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This is the gross new thing anyone climbing Mount Everest will have to do

Climbing Mount Everest? Don't forget the poop bags

Prayer flags in front of Mount Everest.
Ananya Bilimale / Unsplash

If you’re thinking about taking the weeks long trek up Mount Everest, be prepared for the mountain’s newest rule: manage your own excrement. The authorities overseeing Mount Everest are now mandating that climbers doggy-bag their own poop and bring it all back with them to base camps for proper disposal. While carrying poop is definitely gross, it’s a step in the right direction to preserving the natural beauty of these mountains and maintaining a positive experience for everyone.

Mount Everest
Martin Jernberg / Unsplash / Unsplash

Mount Everest is starting to stink

Thus far, hikers climbing Mount Everest have been relieving themselves on the trail with little regard to hygiene and safety, digging holes or, more horrifically, leaving their excrement out in the open. Hikers have reported spotting human stools on rocks along the trail, which is a huge problem because excrement does not fully degrade there due to the extreme temperatures. The trail is starting to reek like a port-a-potty, and many climbers are falling ill. The Municipal Chairman of the Everest region, Mingma Sherpa, has finally taken action.

Climbers of Mount Everest and nearby Mount Lhotse will now have to purchase specialized poo bags at base camp. These bags contain chemicals that solidify waste and reduce odor. With each climber producing approximately 250 grams of excrement daily, and spending several weeks at higher camps, the provision of these bags is seen as a critical step in managing waste. This initiative is part of a broader set of measures aimed at preserving the mountain’s environment. Upon return, these bags will be inspected to ensure compliance.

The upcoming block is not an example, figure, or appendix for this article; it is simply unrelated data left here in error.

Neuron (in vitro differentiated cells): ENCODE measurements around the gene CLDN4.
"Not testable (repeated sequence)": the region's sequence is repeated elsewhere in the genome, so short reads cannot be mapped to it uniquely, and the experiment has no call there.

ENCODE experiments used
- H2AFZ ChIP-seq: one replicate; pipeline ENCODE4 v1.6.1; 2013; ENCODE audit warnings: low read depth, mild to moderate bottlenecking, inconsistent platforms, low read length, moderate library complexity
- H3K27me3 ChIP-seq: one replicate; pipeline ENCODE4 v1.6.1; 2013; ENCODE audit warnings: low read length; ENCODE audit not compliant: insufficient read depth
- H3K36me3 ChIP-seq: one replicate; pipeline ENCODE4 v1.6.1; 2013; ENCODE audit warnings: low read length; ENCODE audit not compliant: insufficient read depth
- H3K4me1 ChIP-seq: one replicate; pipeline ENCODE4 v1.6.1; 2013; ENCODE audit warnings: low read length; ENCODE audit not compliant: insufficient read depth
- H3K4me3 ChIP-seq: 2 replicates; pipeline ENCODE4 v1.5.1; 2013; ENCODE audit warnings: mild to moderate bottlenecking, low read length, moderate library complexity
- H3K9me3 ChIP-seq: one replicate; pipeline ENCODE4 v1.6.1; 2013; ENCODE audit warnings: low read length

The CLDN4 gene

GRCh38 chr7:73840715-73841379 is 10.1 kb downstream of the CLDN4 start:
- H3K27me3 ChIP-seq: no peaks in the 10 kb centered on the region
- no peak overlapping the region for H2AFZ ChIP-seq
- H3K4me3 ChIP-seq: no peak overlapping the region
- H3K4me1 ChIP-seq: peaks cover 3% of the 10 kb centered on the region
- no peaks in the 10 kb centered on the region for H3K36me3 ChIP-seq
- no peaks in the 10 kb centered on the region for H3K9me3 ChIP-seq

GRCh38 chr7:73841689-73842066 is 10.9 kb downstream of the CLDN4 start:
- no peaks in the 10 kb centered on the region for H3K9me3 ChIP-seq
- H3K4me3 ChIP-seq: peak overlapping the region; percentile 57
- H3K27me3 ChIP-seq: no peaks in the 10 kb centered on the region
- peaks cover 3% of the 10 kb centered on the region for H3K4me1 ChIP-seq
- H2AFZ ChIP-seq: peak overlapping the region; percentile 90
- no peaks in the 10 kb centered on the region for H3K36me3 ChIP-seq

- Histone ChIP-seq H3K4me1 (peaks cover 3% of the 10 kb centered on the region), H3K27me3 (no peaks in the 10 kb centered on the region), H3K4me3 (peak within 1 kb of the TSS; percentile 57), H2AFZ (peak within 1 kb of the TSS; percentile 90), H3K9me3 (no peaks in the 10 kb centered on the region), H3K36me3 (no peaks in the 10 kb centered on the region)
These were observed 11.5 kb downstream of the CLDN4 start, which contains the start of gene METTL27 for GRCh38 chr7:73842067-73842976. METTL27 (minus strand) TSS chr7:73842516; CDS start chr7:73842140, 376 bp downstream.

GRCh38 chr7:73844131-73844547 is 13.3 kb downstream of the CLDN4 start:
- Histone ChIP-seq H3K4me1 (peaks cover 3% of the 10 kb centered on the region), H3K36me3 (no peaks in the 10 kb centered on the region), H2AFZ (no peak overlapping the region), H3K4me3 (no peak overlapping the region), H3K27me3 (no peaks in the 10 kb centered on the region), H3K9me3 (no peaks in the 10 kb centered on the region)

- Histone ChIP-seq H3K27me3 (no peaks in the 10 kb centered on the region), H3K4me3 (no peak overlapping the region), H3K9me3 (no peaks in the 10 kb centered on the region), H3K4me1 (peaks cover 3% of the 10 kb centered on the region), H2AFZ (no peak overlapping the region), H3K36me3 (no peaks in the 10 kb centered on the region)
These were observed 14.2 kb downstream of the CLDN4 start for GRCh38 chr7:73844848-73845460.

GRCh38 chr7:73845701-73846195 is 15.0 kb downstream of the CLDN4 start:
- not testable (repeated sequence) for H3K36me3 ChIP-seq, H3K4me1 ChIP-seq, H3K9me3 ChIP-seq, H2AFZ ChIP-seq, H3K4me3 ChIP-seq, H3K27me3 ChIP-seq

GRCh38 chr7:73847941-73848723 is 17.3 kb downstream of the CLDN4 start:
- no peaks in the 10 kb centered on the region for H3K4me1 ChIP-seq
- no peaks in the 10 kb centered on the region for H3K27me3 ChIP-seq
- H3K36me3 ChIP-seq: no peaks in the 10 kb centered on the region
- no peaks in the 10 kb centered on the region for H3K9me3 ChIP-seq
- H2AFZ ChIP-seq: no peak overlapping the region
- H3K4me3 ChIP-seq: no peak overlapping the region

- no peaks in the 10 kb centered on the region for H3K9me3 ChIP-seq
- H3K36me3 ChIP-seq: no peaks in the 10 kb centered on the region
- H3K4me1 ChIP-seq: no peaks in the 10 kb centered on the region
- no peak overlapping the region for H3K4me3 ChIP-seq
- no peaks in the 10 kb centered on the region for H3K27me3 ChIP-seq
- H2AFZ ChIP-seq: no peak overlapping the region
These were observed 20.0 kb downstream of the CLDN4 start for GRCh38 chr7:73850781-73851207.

Industry and climber reactions

Expedition operators and climbers have welcomed this initiative. Dambar Parajuli, president of the Expedition Operators Association of Nepal, told the BBC that his suggestion was to start this as a pilot on Everest before extending it to other mountains. Similar practices have already been successfully implemented on other mountains like Denali.

Despite the Nepali government announcing several mountaineering rules in the past, implementation has been a challenge, mainly due to the absence of liaison officers at base camps. Now, there will be a dedicated contact office ensuring compliance.

As climbers from around the globe continue to flock to this legendary mountain, this new rule serves as a reminder of our collective duty to protect and respect the natural world. So, as you prepare for the journey of a lifetime, remember that your commitment to this new waste management practice is as crucial as your physical and mental preparation. It’s a small but significant way to contribute to the conservation of Mount Everest’s awe-inspiring landscape and ensure it remains a source of wonder and inspiration for years to come.

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